As I was brushing my teeth this morning I was thinking about whether and what to post about the attacks in Boston yesterday. Like everyone else, I am dismayed and grieved at the trauma endured by the athletes and their supporters. I can’t help but reflect on the multitude of traumas our people have endured over the last few years.
Is this normal? Have these sorts of incidents increased? What can be made of all this violence, injury and death? I don’t know the answers to these questions. But, I do know that it is normal to feel lots of emotions following tragedies like the one yesterday.
The American Psychological Association offered some tips on how to recognize and cope with traumatic stress. Check out their tips here.
In looking over APA’s info, I was struck by a couple of points:
- People respond to tragedies differently. Some folks might feel nothing, others may cry, still others might have trouble tearing themselves away from news coverage. I notice many folks turning to social media as a way to cope with their own grief and fear. Still others may simply want to retreat and withdraw. No response is right or wrong. Just different.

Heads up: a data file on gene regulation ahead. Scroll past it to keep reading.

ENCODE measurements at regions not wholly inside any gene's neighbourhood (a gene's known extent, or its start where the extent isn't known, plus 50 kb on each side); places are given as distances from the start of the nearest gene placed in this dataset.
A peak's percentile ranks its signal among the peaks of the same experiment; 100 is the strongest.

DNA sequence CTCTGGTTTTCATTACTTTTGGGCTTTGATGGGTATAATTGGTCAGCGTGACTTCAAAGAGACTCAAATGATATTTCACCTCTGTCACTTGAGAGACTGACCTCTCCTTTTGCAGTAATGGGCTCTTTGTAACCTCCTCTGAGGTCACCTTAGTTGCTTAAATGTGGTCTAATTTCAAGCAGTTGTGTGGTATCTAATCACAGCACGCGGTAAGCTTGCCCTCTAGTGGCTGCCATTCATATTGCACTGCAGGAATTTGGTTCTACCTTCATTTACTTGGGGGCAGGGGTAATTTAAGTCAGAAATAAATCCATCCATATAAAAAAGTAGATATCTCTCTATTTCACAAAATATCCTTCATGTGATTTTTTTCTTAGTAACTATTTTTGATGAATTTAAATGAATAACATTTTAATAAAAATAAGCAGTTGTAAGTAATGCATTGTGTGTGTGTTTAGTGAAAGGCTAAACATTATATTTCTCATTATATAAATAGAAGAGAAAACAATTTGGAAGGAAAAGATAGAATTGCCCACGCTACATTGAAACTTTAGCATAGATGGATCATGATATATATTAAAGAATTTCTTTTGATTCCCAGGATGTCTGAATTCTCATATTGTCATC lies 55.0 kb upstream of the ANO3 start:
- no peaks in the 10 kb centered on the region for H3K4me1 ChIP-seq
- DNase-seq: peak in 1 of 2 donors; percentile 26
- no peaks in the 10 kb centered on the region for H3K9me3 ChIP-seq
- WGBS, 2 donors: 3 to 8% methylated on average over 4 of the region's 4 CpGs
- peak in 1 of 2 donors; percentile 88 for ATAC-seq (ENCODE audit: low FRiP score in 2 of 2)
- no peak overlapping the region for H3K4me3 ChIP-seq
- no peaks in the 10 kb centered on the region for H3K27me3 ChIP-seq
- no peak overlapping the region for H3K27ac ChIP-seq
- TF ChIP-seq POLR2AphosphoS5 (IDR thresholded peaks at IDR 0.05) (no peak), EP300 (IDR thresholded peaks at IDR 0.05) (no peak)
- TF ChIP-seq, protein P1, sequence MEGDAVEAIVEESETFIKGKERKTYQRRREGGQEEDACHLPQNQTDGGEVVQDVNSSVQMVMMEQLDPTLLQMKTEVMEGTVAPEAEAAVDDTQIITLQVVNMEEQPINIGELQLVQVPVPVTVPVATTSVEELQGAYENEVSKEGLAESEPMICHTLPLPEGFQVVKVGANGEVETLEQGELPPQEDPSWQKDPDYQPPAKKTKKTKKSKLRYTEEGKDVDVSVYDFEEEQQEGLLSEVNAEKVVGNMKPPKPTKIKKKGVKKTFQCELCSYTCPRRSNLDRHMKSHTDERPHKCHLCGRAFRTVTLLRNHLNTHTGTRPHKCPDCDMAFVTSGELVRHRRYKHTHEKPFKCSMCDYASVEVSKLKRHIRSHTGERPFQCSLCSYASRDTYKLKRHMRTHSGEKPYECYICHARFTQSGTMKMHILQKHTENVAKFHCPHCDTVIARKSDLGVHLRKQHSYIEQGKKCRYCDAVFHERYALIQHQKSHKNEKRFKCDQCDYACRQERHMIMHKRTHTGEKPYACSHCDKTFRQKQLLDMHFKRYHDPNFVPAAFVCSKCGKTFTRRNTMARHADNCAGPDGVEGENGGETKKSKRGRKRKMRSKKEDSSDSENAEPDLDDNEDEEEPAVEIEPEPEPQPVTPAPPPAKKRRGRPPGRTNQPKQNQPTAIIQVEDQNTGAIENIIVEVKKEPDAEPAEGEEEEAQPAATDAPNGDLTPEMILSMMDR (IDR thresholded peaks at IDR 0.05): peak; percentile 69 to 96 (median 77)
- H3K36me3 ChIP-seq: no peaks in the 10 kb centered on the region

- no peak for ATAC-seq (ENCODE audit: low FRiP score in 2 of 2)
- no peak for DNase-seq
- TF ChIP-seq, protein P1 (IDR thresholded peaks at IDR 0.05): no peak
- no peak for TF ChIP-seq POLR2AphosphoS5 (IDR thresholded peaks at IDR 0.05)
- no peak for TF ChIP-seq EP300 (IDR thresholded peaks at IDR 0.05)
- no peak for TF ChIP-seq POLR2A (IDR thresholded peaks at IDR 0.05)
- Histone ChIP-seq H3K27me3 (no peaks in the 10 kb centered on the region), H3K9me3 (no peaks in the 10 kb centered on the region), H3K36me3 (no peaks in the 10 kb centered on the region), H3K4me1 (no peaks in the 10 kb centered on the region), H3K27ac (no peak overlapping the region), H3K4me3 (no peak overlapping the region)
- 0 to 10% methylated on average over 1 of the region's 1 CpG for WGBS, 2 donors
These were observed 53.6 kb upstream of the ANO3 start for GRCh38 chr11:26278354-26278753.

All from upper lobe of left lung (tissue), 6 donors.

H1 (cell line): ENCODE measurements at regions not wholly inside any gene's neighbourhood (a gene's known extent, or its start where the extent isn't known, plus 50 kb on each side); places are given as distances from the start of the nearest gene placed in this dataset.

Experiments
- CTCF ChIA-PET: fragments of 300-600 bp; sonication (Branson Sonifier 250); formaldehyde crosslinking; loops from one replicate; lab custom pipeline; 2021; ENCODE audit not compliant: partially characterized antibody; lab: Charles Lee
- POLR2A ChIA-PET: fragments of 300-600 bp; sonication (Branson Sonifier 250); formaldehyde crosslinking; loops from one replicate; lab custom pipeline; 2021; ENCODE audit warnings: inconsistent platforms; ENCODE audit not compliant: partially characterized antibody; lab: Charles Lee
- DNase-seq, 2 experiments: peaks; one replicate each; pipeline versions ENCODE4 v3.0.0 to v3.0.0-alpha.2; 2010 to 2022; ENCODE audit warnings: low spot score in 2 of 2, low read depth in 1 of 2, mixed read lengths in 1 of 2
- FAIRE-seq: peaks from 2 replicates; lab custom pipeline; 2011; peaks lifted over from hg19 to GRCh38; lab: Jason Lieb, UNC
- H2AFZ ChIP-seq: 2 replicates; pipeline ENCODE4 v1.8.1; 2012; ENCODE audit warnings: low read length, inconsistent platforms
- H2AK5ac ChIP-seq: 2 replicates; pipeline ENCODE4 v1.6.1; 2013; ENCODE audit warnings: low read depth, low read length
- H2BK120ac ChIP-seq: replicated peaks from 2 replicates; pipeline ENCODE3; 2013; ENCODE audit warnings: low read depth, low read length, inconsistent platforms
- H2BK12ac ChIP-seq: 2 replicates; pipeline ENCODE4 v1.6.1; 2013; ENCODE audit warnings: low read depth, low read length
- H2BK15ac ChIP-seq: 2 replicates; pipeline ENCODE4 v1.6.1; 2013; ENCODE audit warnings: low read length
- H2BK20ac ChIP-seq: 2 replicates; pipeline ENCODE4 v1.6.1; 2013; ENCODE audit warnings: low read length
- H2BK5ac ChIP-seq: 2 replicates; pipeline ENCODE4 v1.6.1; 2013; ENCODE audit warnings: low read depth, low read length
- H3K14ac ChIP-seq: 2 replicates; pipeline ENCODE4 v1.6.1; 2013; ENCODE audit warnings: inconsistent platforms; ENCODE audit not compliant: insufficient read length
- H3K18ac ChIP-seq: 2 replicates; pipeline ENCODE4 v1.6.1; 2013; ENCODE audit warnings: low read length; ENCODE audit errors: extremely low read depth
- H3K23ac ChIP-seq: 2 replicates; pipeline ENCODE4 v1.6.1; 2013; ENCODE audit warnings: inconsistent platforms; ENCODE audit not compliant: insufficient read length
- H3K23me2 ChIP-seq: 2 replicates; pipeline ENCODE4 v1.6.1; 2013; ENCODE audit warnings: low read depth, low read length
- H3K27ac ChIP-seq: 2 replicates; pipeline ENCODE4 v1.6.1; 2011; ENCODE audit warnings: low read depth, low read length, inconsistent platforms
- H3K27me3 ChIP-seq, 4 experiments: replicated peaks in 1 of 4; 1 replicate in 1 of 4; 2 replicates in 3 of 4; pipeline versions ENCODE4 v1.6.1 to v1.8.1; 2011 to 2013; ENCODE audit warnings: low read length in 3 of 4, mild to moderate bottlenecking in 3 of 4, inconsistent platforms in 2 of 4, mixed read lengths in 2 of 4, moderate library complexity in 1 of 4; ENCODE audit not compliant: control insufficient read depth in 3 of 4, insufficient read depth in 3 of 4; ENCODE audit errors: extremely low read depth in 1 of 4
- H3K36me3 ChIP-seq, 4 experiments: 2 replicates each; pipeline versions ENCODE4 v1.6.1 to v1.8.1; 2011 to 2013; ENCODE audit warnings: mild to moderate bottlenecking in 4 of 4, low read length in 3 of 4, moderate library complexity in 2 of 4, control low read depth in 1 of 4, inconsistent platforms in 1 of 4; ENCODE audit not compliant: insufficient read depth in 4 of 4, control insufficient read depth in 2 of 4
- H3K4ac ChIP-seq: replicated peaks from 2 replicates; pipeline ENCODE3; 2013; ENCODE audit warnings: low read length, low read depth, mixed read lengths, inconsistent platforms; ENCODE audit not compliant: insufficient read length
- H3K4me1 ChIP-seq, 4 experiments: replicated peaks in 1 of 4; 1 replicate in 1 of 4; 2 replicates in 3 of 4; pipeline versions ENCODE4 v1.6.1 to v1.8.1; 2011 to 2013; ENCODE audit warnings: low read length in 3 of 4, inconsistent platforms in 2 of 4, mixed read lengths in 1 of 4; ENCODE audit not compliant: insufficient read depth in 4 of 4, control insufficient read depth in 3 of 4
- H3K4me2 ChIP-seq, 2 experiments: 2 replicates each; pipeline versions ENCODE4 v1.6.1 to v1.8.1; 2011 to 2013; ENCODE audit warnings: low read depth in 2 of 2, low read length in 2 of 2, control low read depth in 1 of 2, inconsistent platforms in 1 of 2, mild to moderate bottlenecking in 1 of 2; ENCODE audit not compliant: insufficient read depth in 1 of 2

- Re-establishing routines is important. I’m big into routines, so this tip really rang true for me. Routines can be comforting to all of us – especially kids – so getting back to a normal schedule can go a long way in helping cope with traumatic events. Maybe this means going back to your regular dinnertime, enjoying your favorite TV shows, or getting back to your typical workout schedule. Even if it feels awkward at first, getting back into the swing of your normal routine can help minimize stress, fear, and uncertainty.
- Avoid major life decisions. This tip is new to me, but I think it is pretty interesting. Traumatic events can produce big emotions. Sometimes those emotions are grief and fear, but they can also be passion, anger, or excitement. These emotions can be so intense that we may feel driven to make decisions about our relationships, work, and family lives. APA suggests we avoid these decisions in times of high stress.
For more information about coping with traumatic events, check out the American Psychological Association.